Here at Exstreamist, we ran a survey to gather data about the password sharing habits of your everyday SVOD (streaming video-on-demand) users. With almost 400 responses, we broke down some interesting trends covering who is sharing their account logins the most and which accounts people most commonly borrow themselves.
We attempted to only survey people likely to be either streaming service subscribers themselves or have access to other subscribers’ accounts. We did not want to gather a bunch of results from people not currently using an SVOD (Streaming Video on Demand) on a regular basis so we targeted our survey outreach accordingly.
Second, there is an obvious bias toward services that have been around longer. As expected, Netflix subscribers had a higher number of responses than newer services such as Sling TV. We also did not differentiate between HBO Now and HBO Go because of the recency of the two separate services becoming available. This would be interesting to test in the future.
Third, we are fully aware of the possibility that people would not be truthful on a survey like this. It is safe to assume a number of respondents likely lied and said that they do not share any of their passwords. But with enough responses, the margin here is relatively normalized.We are confident most people felt we weren’t outing them to any of the companies listed below. Most of them are fully aware of the password sharing habits of their subscribers.
Most password sharers subscribe to at least one other service themselves
As you’ll see below, a lot of respondents commented that they use their subscriptions as a bargaining chip of sorts, e.g., “I’ll let you use my Hulu Plus account if I can have your Netflix account.” It is actually quite rare that someone solely uses other people’s accounts as only 15% of respondents said they currently don’t pay for any services themselves.
Younger subscribers more frequently share their passwords while older subscribers are less likely to share their password
49% of those people aged 18-29 share at least one streaming service login with someone outside of their household. Compare that to only 38% of respondents aged 30-39 and only 23% of respondents 50+. There was almost zero difference between how frequently men or women share their accounts/use other people’s accounts, as gender-specific responses were almost equal across the board.
The most common reasons given for why people shared their accounts with others:
- I share it with family members so they can watch the same movies/shows as me.
- I share it with friends who can’t afford the services.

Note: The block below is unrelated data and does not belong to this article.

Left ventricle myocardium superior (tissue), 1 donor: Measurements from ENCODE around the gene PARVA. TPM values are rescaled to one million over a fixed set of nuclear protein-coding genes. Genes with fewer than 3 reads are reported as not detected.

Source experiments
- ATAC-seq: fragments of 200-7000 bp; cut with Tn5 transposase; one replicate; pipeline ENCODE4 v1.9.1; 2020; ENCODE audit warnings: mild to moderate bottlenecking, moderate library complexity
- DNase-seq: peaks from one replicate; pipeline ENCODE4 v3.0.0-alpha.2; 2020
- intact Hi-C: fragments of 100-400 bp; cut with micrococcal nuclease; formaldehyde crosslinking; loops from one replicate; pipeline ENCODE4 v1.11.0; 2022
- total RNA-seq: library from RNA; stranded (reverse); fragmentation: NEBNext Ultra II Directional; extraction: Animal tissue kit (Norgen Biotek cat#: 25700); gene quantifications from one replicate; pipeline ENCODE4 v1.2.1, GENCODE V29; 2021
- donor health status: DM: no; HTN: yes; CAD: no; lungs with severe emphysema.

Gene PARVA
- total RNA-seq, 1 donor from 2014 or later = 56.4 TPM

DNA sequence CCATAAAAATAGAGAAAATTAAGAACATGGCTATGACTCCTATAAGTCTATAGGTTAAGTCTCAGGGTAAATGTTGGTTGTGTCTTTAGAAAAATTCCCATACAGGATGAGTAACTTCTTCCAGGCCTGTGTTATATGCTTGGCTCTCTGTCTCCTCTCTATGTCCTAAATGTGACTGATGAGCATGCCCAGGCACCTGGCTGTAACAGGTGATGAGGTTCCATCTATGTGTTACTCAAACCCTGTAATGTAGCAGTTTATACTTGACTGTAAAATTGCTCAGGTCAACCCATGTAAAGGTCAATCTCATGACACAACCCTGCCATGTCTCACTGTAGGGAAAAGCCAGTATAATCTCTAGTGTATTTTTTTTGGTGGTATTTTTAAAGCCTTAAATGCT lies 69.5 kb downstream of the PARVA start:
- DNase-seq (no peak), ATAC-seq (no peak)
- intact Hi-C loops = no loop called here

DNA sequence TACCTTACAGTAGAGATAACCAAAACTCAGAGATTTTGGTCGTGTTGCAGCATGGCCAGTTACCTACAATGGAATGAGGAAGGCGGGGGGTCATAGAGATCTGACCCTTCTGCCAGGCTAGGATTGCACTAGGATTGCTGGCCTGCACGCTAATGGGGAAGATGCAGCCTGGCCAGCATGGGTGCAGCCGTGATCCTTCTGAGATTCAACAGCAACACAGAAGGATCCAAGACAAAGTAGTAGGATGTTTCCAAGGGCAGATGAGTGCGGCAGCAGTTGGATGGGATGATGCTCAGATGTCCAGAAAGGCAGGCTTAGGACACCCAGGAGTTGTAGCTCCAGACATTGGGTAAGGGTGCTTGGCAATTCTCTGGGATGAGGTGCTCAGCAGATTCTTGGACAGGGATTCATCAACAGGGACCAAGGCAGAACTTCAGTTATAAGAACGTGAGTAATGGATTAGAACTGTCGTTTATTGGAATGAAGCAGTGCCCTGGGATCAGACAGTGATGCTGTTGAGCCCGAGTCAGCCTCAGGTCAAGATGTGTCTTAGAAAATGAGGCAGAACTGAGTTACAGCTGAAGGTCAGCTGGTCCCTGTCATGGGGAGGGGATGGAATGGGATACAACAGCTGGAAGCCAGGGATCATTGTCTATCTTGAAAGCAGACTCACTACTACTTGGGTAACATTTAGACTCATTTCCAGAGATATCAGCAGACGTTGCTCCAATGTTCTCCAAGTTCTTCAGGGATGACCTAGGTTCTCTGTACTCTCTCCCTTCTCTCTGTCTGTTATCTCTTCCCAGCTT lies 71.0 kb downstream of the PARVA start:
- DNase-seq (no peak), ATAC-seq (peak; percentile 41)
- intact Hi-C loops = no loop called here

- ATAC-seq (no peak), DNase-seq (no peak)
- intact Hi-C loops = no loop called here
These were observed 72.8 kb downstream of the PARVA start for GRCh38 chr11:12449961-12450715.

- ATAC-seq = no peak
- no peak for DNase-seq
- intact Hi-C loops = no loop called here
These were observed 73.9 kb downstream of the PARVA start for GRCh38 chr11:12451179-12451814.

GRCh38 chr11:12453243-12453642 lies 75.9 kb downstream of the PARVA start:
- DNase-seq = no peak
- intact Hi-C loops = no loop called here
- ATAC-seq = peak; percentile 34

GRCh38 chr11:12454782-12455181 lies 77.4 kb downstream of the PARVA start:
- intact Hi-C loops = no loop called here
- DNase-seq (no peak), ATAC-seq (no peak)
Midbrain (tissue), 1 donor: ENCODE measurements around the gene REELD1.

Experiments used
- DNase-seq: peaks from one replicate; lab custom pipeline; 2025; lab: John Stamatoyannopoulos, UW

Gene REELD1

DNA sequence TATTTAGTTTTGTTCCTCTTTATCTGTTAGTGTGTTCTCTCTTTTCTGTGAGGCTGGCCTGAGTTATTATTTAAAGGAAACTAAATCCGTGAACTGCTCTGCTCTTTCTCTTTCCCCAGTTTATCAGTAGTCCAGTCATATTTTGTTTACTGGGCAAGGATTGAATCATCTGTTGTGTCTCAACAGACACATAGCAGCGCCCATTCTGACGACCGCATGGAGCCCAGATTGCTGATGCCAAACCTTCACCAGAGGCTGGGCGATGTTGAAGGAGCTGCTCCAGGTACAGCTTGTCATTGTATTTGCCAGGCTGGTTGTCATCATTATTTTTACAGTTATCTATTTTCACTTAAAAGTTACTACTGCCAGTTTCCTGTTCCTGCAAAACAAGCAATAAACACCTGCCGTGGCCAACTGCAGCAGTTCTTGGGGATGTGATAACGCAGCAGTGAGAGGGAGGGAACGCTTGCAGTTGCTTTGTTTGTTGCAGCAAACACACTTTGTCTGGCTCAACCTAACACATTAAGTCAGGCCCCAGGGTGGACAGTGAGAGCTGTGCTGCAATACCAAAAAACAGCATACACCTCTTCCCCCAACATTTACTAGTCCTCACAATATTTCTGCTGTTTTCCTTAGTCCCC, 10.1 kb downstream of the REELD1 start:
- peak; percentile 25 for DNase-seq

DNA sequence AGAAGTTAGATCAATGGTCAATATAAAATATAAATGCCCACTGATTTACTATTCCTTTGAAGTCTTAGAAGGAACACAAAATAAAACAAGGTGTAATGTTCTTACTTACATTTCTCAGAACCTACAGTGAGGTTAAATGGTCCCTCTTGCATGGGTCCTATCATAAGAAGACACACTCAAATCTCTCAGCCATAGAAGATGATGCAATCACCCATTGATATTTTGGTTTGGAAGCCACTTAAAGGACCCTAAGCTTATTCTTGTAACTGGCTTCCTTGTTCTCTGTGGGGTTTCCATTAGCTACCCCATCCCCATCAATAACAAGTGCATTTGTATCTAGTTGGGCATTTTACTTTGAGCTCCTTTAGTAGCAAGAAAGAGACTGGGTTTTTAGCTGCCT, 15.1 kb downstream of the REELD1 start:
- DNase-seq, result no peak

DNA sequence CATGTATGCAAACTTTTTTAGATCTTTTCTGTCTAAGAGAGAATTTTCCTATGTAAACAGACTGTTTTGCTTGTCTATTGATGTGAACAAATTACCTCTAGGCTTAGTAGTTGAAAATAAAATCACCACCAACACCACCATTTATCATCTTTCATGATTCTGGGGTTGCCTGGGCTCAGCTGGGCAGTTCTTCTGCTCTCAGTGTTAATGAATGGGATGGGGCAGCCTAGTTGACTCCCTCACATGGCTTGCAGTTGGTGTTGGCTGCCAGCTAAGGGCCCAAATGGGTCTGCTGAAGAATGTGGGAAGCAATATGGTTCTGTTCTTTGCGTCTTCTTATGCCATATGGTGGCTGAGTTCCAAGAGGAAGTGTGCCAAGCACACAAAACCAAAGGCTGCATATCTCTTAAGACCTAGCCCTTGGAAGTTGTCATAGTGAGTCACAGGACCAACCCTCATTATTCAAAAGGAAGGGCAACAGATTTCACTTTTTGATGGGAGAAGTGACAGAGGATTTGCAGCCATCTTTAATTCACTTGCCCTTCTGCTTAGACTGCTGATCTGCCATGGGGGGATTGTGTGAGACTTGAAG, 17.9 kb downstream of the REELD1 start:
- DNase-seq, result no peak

- I swap accounts with friends (e.g., I share my HBO login with someone who is sharing their Netflix login with me).
- I share it with people I know who do not have budget to pay for streaming services.
- I share it with a boyfriend/girlfriend.
Some specific responses we enjoyed:
The final question in our survey called for open commentary on their password sharing situation.
“My friend is too cheap to buy Netflix but I want her to watch Netflix original series so we can talk about them.”
“Because we’re in love!
“I do not share. It only degrades budgets for the shows I enjoy. [Password sharers] are the same folks that don’t support NPR.”
“I shared it with my boyfriend’s mother who can barely figure out how to change the channel let alone sign up for a subscription online. We set up her TV using our logins.”
“I share Hulu with my daughter and she gives me her HBO login.”
“Maybe it’s dumb but I give my Netflix login out to a lot of people, and I think they share it with others as well. I should probably change my password.”
“I share Netflix with a few friends, they’re just being cheap.”
“My parents are afraid of the internet. They fear fraud, stolen financials, etc. so I give them my Netflix account.”
Of all the streaming services, an HBO Login is most likely to be shared
The majority of respondents to this survey replied that they had access to Netflix, whether that be their own subscription or access to one. But the highest percentage of people replied they were using someone else’s HBO login. Making a few assumptions, this seems likely due to the previously high barrier to entry with HBO originally requiring a cable subscription. This will be an interesting trend to watch with HBO Now currently available in the US to non-cable subscribers.
Older age directly correlates with having a stronger belief that these services are going to start cracking down on password sharing:
Most folks in younger demographics felt far less concerned about streaming services cracking down on password sharing. Older folks were pretty convinced it will happen in the near future.
Get the full streaming survey data below:
- What subscription streaming services do you or someone in your household (family, roommate) pay for?
- What (if any) services do you share your login to with people outside your household?
- How many people not in your household have you shared your account subscriptions with?
- What subscription streaming services do you use someone else’s login for?
- How likely do you think it is that these services will crack down on password sharing within the next 12 months?
- Roughly, how many hours a week do you stream movies or TV shows using one of the mentioned services?
- (Optional) What makes you decide to share your account with someone?
How many respondents subscribe to each streaming service:
What services do respondents share the most:
How many people have you shared your passwords with (excluding “none” responses):
What subscription services do you use someone else’s login for (excluding “none” responses):
How likely is it that these services will start cracking down on password sharing:
How many hours a week do you stream TV or movies:
If you would like specific access to any of the data labeled above, please email the author to request more information.
photo credit: On the Internet… (license)